Looking for a Chinese Husband. One European Girl’s quest to find that Chinese leading man in her life — a journey that, as it turns out, is not so straightforward. She writes about meeting Chinese men who only want Chinese women, and even a sad one-night stand that she believed was something real. Let’s hope this blog has a happy ending!
Musing Mandarin. Marie Cardenas is a Southern California woman, living in Shanghai, with the love of her life — a Chinese man she calls Ken. While she doesn’t call attention to the uniqueness of her relationship, she offers a virtual scrapbook of observations, experiences and photos that capture her new life in Shanghai — including those small moments where something, such as using a cell phone while bicycling, might surprise you.
Plate of Wander. Ellis, you had me after this line in your About page: “she teaches college English, travels China, and eats enough food to feed two or three grown men.” You have to love a woman who is passionate about writing and travel, and never apologizes for her appetite. And while she has no Chinese beau, she’s written about the rarity of such relationships (and expressed an openness).
Shandongxifu. Ericka, who lives in Qingdao with her Shandong husband, is better known to us through her posts at the Lost Laowai blog — where she confidently reminded us that Laowai Girls Love Asian Boys. I share her passion for Jay Chou and, yes, Meteor Garden (quiet sigh). She’s just launched Shandongxifu (with, from the looks of the design, firecrackers, perhaps) and I look forward to some more explosive reading from her.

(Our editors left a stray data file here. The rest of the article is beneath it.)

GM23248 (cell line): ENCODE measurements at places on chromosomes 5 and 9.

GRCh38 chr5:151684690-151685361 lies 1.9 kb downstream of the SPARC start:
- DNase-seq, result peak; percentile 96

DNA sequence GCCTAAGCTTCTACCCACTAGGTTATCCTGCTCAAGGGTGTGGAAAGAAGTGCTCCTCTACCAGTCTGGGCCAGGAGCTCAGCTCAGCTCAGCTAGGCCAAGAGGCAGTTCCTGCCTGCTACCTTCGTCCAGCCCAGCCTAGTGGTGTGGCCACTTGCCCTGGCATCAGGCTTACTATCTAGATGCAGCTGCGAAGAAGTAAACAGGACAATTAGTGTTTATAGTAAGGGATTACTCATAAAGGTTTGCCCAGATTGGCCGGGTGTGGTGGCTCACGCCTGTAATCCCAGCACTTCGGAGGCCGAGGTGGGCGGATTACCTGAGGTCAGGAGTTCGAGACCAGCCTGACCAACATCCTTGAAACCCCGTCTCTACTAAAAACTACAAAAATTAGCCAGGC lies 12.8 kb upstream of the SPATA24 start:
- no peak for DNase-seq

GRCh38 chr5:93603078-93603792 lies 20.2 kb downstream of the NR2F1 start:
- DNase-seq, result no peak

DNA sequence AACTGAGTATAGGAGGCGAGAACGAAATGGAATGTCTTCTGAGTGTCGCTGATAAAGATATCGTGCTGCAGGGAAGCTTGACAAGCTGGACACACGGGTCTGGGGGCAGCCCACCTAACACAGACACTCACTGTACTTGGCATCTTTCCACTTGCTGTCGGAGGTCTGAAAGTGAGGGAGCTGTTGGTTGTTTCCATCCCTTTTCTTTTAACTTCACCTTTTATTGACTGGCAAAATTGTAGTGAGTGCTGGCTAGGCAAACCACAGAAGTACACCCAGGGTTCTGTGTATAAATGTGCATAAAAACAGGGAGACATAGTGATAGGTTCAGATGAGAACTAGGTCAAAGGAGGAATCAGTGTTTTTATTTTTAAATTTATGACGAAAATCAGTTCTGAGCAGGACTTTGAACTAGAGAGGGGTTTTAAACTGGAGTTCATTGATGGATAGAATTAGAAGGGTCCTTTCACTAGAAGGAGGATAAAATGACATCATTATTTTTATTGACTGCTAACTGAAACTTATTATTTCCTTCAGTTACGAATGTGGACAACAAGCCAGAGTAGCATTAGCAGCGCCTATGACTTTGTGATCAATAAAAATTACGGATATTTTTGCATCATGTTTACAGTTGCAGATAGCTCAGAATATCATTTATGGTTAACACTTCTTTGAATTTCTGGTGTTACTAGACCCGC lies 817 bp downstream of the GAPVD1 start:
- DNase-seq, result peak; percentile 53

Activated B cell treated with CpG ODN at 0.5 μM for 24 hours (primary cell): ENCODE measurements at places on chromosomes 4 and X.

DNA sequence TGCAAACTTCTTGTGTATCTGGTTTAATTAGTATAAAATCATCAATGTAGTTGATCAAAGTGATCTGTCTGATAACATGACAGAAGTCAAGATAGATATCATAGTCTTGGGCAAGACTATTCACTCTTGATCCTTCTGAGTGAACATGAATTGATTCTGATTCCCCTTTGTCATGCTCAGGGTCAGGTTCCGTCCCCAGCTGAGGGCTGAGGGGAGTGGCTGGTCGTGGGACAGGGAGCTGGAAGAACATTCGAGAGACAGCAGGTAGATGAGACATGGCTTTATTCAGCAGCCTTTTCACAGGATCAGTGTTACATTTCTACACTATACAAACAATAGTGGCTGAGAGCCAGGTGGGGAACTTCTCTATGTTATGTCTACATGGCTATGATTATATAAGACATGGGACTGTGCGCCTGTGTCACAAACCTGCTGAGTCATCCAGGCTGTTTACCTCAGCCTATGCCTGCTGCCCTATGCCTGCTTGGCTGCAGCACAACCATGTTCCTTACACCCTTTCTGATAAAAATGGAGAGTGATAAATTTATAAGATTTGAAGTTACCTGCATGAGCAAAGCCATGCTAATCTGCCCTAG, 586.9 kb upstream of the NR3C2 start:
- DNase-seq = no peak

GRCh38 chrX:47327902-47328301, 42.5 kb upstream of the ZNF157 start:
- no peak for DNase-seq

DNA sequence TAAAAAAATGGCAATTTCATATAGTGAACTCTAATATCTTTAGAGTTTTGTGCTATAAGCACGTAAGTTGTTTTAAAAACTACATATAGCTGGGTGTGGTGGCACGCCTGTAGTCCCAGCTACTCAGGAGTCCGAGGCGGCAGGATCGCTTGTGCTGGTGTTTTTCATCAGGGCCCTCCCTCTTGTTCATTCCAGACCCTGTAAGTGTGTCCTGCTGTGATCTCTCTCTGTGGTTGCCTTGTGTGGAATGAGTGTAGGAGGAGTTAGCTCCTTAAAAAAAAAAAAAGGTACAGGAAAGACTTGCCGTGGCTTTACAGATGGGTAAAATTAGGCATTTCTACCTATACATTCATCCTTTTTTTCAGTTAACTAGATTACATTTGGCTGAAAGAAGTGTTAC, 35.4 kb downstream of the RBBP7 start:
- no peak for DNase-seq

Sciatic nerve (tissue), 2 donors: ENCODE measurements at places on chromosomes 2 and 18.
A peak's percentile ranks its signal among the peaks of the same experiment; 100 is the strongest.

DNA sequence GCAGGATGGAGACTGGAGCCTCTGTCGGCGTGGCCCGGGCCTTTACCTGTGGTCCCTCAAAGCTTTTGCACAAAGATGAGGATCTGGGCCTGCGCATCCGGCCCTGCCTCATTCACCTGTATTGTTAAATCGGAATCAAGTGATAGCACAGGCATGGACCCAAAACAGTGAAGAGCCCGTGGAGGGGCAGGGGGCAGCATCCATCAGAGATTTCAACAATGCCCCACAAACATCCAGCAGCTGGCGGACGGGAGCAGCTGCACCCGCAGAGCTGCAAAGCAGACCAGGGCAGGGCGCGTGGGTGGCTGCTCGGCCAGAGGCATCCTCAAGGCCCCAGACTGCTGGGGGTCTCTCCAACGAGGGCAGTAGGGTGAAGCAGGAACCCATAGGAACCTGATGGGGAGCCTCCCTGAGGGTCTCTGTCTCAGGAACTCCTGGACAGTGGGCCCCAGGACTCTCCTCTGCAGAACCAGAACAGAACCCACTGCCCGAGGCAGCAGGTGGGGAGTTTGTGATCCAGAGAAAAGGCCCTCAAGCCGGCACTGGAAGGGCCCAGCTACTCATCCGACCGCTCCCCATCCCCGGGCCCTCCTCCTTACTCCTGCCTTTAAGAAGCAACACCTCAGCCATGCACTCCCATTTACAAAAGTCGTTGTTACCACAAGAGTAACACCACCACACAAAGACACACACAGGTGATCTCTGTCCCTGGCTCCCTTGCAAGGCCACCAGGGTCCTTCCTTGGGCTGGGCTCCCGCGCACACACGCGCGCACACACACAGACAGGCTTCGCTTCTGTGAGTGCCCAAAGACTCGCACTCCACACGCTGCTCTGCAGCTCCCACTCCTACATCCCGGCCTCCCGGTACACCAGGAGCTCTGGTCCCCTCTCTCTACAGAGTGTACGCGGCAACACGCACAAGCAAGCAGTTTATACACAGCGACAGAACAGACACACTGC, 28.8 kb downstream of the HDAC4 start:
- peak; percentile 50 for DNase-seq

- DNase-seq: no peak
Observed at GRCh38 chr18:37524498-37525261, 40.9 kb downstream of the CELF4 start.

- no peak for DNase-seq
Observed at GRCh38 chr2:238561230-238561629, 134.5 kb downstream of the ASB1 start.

Tianjin Shannon. Shannon’s blog makes me feel red all over — wedding red, that is. She and her Hunan boyfriend just had a wedding ceremony in Hunan in February, and they’re getting ready to say “I do” in Thailand later this year. Even though I’ve long past the wedding stage, Shannon’s writing is like stepping into the bridal store in China all over again. So many of her experiences, such as whether or not to change her name, resonate with yangxifu everywhere.
Too real to be mythical. Juliet, an American woman, and David, a Chinese man, decided to start their blog to show the world that couples of Asian Men and White Women really do exist — hence the name. Their blog offers a friendly window in family, marriage and more, and, unlike the other blogs listed here, also includes David’s voice, such as in this post.
White Girl in a Chinese-American World. This is the voice for the Western women in relationships on the opposite side of the pond. She’s a blond Southerner, he’s a Chinese American, and they’re in love in America. Yet, not even this melting pot will always understand relationships like theirs, as she writes recently about misgivings from her grandmother. But she writes courageously about their love, and the cultural misunderstandings — and makes the blog a valuable read to the would-be couples in the Western hemisphere.
Wo Ai Ni. Rhiannon, an American woman who met and married her Chinese husband in the US, creates a whimsical collage of an intercultural family (see this recent trip to Florida) on her site. It’s a snapshot of daily family life — including two blonde-haired children from a previous marriage, and three young half-Chinese kids. In a way, Wo Ai Ni is the world I hope for — where having a Chinese husband, and children of different ethnic backgrounds, is a natural, everyday thing.
Do you know of other blogs by Western women who love Chinese men? I’d love to add them to this (hopefully growing) list of unique voices online.
UPDATES: Added in American Family. Added Musing Mandarin. Correction on Wo Ai Ni. Added in Too real to be mythical.